It's good to sit back to see the whole board. What you want to do is develop split awareness. You're looking at the current situation while thinking ahead along multiple lines. You think about short-term and short-range maneuvers while at the same time contemplating long-term plans and long-range infiltration moves - your brain will be time-slicing as it's known in computer science.

But even more important is training to rely purely on your mind - see if you can remember the position, visualize it mentally, and make some moves only using mental visualization. The whole board at first is fragmentary, blurry, then it gets progressively sharper until you can 'see' (with the mind's eye) the board in front of you. It's where real calculation happens.

It's mostly your mind's eye that's being board-blind, not the physical one.

Mike_Kalish

I don't have any advice for you, but am amazed at how similar our stories are. I topped out at 1183 and now am at 1099. Two differences....I've only been playing 6 months (640 games) and I only play rapid with a 60 minute time control. But I'm having the same struggle. A few weeks ago, I was beating players who were above 1200 and now I can't beat anyone of any rating consistently. 

That said....the game is always fun. I don't enjoy losing but I accept it and feel that rating-wise, I'm right where I deserve to be and if I improve, my rating will show it. For now, 1100 is fine. Lots of players would love to have an 1100 rating. I do puzzles and I analyze all my games, but maybe 1100-1200 is all my brain is capable of. Time will tell.

Six_Pack_Of_Flabs

I really appreciate all the advice. A lot of you brought up a lot of good points, and with the advice in mind, I dominated a <1200 rapid quad tournament with a score of 4-0-0. The exercises and advice suggested are a huge help, and I will definitely implement them to aim for over 1200.

(Once I get my sixth official chess.com gold medal, of course)

 

Also, stop downvoting ZKdefa's post!

He's my friend lol, just a little teasing he knows I can handle

CraigIreland

You've given one answer yourself, puzzles. Another answer is analyse your matches and spend time looking at your mistakes. You need to train your brain to look beyond a blinkered view of the board and you can only do that by practising it. You might also be playing at a time control which is too short for you to increase the rigour of your analysis.

Ziryab

Close your eyes.

Sounds facetious, but I'm serious. Close your eyes and imagine the current position and the position you would like to reach. The more you do this, the easier it becomes.

When solving exercises (books or puzzles on this site), try to imagine the whole solution before you make the first move. Anticipate the other side's response to your move. Close your eyes and check your calculation. Write down your answer on some paper before making your move.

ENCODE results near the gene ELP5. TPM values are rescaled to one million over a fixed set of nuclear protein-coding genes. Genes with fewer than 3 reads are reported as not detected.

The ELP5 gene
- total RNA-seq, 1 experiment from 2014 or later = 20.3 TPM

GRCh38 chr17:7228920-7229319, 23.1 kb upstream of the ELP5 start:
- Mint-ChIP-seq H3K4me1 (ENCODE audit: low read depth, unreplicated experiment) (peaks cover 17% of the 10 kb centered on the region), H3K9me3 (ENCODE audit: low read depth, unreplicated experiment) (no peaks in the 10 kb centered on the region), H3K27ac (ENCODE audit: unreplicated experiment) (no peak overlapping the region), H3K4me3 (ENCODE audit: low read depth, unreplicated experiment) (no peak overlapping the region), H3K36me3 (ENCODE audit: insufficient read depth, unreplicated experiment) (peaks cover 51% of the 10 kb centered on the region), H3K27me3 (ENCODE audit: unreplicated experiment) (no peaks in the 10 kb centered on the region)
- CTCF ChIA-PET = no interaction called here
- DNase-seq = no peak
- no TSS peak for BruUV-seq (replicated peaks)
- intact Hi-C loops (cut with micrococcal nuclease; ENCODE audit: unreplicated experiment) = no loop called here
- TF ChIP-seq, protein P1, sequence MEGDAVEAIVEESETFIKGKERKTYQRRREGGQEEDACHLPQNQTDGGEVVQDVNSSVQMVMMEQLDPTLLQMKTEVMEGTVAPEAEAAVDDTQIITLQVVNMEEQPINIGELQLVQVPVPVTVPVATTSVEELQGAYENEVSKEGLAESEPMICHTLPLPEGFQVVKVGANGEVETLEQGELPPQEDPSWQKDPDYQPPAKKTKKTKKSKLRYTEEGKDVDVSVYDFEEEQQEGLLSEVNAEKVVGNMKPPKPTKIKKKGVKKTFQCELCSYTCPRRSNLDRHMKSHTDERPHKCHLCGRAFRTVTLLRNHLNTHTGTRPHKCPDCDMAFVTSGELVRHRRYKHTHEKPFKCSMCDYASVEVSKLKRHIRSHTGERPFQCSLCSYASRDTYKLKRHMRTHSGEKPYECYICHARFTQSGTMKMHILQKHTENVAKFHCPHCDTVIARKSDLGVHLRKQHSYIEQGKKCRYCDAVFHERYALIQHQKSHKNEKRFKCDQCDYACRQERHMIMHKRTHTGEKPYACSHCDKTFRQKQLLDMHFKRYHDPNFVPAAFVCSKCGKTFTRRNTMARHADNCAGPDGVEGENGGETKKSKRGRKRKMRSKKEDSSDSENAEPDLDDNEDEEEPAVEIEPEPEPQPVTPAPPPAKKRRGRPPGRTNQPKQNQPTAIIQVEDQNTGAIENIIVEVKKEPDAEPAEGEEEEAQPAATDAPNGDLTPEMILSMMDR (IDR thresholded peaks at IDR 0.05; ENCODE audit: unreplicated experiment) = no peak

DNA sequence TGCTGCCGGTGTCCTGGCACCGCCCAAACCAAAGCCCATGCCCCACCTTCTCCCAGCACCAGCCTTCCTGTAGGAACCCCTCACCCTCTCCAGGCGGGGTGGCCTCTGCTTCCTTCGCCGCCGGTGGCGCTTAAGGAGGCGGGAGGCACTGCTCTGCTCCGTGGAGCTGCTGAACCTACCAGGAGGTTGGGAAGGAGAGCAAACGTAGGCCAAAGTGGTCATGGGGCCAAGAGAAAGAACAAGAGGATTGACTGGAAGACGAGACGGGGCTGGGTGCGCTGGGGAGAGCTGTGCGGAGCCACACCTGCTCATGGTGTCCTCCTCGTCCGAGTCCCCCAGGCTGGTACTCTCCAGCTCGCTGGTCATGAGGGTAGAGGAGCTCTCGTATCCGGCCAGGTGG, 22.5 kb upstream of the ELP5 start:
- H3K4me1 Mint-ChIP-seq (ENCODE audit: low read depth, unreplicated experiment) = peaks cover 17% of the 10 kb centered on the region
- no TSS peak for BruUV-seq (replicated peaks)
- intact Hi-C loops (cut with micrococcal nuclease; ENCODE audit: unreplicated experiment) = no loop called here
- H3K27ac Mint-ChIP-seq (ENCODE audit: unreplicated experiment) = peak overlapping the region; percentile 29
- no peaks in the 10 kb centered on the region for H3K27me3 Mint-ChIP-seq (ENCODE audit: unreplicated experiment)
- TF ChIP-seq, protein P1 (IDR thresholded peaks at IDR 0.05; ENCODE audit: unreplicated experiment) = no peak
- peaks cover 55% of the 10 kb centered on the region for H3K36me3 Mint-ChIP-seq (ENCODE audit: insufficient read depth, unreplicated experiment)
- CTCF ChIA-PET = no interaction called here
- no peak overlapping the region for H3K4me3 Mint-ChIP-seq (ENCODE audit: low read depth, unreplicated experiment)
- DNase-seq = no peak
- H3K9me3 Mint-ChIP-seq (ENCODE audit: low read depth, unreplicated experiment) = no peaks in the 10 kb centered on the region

Your visualization, especially your understanding of the contacts, will improve.

SassySkittles
Ziryab wrote:

Close your eyes.

Sounds facetious, but I'm serious. Close your eyes and imagine the current position and the position you would like to reach. The more you do this, the easier it becomes.

When solving exercises (books or puzzles on this site), try to imagine the whole solution before you make the first move. Anticipate the other side's response to your move. Close your eyes and check your calculation. Write down your answer on some paper before making your move.

Your visualization, especially your understanding of the contacts, will improve.

I’m going to try this!

TheSonics

I believe the answer lies in becoming more fluent in the language of chess.

I feel the following training fields inter-connect:

  • Blindfold Training (check youtube)
  • The techinical seemingly pointless "Vision" feature on chess.com
  • reading chess books (like My System)
  • writing the full answer with all variations to a puzzle on a piece of paper and "confirming it" over and over in your head before calling it "solved" (someone else mentioned this - this one is really key)
  • playing long games 15+10, 30+20 and higher and analyzing them for hours without an engine

 

All of these will help you "speak chess" more fluently (1.e4 c5 2.Nf3 Nc6 3. Bb5 a6 4. Bxc6 bxc6 5. e5! g6 6. h3?! Bg7)... It's not just being able to comprehend the notation it's something deeper and very wide... But all of these will improve visualization and board awareness in the long run... and in chess you have to think long run...

 

People say every kid who gets taught chess at a young age can reach 1700 or so with no talent required by the age of 14 ish ... just learn from good coaches, books, play otb tournaments etc... you'll be 1700 sooner or later (if you start young).... well, for us (me at least) who started to play as adults and play mostly online with not much time and learning conditions you might have to do these tasks mentioned in the thread and in my post in order to bridge the gap that those who started young with coaches and just played and analyzed alot will have naturally... 

 

just my 2 cents